Tag Archives: David Zwirner Books

CHARLES GAINES IN CONVERSATION

When I went to graduate school in the 1960s… I was faced with a dilemma… I was surrounded by ideas about art that I couldn’t identify with. I couldn’t identify with the practice of trying to decide what to put in a painting using a kind of intuition. Or looking at a painting as a vehicle for self-expression. It’s not that I looked down on that, or that I thought it was such a bad idea. It’s just that I wasn’t working in a manner that required that kind of behavior… Then I ran into a person who told me about a couple of books, which I bought and read. One was by the art historian Henri Focillon [1881–1943], called The Life of Forms in Art [1934]. The other was a big picture book on Tantric Buddhist art by Ajit Mookerjee [1915–1990]. In those books I began to find things that made sense to me in terms of art production.

[Focillon] had a Platonic perspective, that form was synonymous with number, with mathematics, with structure. And he said that form had a life of its own, had its own reciprocal fitness, had its own autonomous exigency..

This sounds like the tenets of high modernism. I don’t think it followed those tenets in talking about some kind of tautology or self-referential or self-reflexive apparatus. I saw it as a general critique of expressionism, which was central to my problem. I didn’t feel connected with the objects I was making, because when I made them, I wasn’t convinced that there was any connection between my motive to make something and the thing that I made. It just seemed arbitrary to me. I would see painters laboring in front of a painting, trying to decide whether a corner should be red or blue. To me it didn’t make any difference. It could be red or blue, you know? How can they feel good about a judgment that they make? On what basis do they establish this connection? And for the life of me, I couldn’t figure it out.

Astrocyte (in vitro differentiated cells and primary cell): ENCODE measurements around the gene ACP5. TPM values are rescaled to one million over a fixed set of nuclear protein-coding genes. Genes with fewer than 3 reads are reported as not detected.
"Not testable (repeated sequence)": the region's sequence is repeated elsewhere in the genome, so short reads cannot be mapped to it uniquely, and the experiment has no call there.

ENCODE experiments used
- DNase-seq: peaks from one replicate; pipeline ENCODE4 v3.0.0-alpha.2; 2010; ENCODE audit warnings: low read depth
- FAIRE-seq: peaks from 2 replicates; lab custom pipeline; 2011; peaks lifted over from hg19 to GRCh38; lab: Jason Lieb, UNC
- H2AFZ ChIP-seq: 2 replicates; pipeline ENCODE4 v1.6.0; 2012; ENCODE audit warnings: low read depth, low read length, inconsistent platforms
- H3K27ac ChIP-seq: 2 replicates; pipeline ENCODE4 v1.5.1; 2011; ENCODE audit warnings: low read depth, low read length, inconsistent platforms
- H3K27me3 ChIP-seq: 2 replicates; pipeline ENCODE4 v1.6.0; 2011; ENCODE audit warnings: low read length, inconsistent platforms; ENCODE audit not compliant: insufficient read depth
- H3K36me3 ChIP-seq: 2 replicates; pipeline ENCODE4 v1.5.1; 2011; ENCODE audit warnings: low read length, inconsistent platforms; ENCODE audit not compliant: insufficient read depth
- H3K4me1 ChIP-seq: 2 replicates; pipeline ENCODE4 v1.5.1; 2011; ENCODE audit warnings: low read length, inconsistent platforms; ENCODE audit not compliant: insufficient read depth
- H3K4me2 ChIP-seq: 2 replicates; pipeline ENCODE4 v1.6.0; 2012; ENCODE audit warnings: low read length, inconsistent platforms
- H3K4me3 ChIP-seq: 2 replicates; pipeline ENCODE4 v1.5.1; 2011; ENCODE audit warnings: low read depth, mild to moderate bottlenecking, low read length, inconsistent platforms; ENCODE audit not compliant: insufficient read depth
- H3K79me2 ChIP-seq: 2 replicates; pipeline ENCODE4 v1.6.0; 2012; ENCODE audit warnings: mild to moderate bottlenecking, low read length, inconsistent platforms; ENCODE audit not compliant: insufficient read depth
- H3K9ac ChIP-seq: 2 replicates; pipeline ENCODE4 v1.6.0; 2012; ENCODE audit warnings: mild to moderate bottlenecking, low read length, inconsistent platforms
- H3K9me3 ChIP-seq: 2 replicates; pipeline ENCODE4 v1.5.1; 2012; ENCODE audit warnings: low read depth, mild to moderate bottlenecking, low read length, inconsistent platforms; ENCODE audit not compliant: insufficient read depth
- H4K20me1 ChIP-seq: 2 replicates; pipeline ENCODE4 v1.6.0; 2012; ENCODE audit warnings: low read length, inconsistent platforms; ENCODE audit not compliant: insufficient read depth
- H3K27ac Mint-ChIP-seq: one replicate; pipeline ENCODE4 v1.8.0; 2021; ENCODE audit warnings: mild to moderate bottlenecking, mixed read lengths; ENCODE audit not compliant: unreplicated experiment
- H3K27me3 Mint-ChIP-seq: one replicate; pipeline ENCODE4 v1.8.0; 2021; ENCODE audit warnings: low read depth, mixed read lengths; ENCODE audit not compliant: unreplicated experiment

Focillon gave me the idea that you’re ultimately not the author of the object. You’re more like a vehicle of this realization without an author. With Tantric art I saw visual representation of the same idea.Charles Gaines*

This weekend—in conjunction with his Hauser & Wirth exhibition CHARLES GAINES—PALM TREES AND OTHER WORKS—join Gaines in conversation with Thelma Golden, Laura Owens, and Gary Simmons.

ARTIST TALK—CHARLES GAINES IN CONVERSATION with THELMA GOLDEN, LAURA OWENS, and GARY SIMMONS

Sunday, November 3, at 3 pm.

Hauser & Wirth

901 East 3rd Street, downtown Los Angeles.

“Charles Gaines, January 31, 1995,” in ArtCenter Talks: Graduate Seminar, The First Decade 1986–1995, edited by Stan Douglas (New York: David Zwirner Books / Pasadena, CA: ArtCenter Graduate Press, 2016), 172–197.

See Gina Osterloh on Gaines’ Shadows series.

Charles Gaines—Palm Trees and Other Works, Hauser & Wirth, Los Angeles, September 14, 2019–January 5, 2020, photographs by Fredrik Nilsen. Images courtesy and © the artist, the photographer, and Hauser & Wirth.

ALICE NEEL — FREEDOM